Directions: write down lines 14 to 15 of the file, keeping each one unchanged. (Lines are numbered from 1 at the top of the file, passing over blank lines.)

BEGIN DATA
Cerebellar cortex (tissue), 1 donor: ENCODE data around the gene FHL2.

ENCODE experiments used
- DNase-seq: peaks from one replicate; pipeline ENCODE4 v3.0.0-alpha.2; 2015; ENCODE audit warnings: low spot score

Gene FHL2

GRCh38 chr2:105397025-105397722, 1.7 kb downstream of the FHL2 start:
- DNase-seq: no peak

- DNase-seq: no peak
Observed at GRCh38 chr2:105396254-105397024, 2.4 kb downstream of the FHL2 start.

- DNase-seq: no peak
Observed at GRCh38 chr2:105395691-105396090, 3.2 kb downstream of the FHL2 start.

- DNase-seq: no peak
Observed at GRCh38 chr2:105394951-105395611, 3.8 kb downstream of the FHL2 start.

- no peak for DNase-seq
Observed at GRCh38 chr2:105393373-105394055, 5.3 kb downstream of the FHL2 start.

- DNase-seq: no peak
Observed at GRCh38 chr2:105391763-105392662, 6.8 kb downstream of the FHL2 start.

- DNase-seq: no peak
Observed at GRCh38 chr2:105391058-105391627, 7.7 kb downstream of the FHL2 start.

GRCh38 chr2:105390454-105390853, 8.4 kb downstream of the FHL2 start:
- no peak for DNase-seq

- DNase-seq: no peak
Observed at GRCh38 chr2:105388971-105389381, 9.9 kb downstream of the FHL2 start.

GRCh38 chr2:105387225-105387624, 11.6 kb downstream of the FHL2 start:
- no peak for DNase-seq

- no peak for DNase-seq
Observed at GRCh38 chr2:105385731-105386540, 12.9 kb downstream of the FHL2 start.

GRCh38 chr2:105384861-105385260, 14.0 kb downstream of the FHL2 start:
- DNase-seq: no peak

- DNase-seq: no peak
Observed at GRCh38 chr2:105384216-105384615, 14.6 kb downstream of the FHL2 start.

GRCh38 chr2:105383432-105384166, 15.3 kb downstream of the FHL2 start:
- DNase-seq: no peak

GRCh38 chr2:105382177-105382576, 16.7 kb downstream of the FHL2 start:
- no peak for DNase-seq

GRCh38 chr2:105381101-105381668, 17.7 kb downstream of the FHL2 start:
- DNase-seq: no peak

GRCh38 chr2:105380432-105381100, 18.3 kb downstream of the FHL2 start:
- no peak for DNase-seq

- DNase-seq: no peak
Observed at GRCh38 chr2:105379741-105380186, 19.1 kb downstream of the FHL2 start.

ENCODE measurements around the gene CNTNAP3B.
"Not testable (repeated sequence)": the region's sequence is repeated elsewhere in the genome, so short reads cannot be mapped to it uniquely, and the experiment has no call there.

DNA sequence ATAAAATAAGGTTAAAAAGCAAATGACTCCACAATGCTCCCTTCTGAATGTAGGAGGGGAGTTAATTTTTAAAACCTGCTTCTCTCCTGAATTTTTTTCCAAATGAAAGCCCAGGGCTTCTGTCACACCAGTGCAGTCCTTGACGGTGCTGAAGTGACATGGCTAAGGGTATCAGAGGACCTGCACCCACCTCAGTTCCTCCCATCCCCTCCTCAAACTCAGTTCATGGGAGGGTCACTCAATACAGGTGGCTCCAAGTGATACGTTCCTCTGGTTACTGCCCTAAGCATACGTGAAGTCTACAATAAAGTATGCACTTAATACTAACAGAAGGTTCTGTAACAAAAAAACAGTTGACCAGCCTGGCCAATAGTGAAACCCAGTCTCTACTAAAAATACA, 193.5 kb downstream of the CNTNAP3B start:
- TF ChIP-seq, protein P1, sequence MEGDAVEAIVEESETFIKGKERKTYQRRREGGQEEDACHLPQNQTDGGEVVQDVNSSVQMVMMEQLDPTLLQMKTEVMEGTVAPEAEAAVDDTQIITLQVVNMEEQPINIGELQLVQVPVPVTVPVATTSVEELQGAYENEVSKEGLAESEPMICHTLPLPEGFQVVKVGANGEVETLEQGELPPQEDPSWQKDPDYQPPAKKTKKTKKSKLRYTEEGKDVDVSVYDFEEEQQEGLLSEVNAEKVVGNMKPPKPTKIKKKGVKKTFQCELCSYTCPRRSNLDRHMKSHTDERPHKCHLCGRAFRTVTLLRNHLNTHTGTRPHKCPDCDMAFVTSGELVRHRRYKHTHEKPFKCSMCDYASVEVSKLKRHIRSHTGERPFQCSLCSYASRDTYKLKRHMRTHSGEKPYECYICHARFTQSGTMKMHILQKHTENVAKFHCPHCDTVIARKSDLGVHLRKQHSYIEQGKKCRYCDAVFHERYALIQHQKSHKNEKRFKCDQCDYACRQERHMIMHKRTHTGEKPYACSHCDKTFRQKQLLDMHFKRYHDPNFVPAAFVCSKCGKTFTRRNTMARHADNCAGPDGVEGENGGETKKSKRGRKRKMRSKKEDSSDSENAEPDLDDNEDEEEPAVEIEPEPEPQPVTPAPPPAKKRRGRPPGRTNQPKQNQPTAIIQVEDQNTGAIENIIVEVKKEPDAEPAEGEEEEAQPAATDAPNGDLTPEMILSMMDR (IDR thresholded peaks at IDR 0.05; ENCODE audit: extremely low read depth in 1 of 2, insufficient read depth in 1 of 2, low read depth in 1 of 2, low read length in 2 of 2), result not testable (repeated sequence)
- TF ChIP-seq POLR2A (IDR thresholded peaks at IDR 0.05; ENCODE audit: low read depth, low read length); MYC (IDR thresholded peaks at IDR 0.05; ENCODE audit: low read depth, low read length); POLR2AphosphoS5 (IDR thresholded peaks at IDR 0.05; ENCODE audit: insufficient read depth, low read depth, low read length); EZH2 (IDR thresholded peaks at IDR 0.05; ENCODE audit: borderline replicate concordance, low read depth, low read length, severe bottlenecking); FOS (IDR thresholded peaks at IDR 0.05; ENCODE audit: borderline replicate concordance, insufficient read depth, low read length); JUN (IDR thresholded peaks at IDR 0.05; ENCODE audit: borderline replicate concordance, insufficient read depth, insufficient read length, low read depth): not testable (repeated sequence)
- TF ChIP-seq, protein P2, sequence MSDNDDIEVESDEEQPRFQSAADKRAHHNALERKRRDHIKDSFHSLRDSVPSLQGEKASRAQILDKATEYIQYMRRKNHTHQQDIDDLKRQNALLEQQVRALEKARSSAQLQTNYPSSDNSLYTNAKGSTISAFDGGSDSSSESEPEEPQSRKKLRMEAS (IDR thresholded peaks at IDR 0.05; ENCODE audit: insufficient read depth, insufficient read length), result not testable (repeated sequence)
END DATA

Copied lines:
Observed at GRCh38 chr2:105393373-105394055, 5.3 kb downstream of the FHL2 start.

- DNase-seq: no peak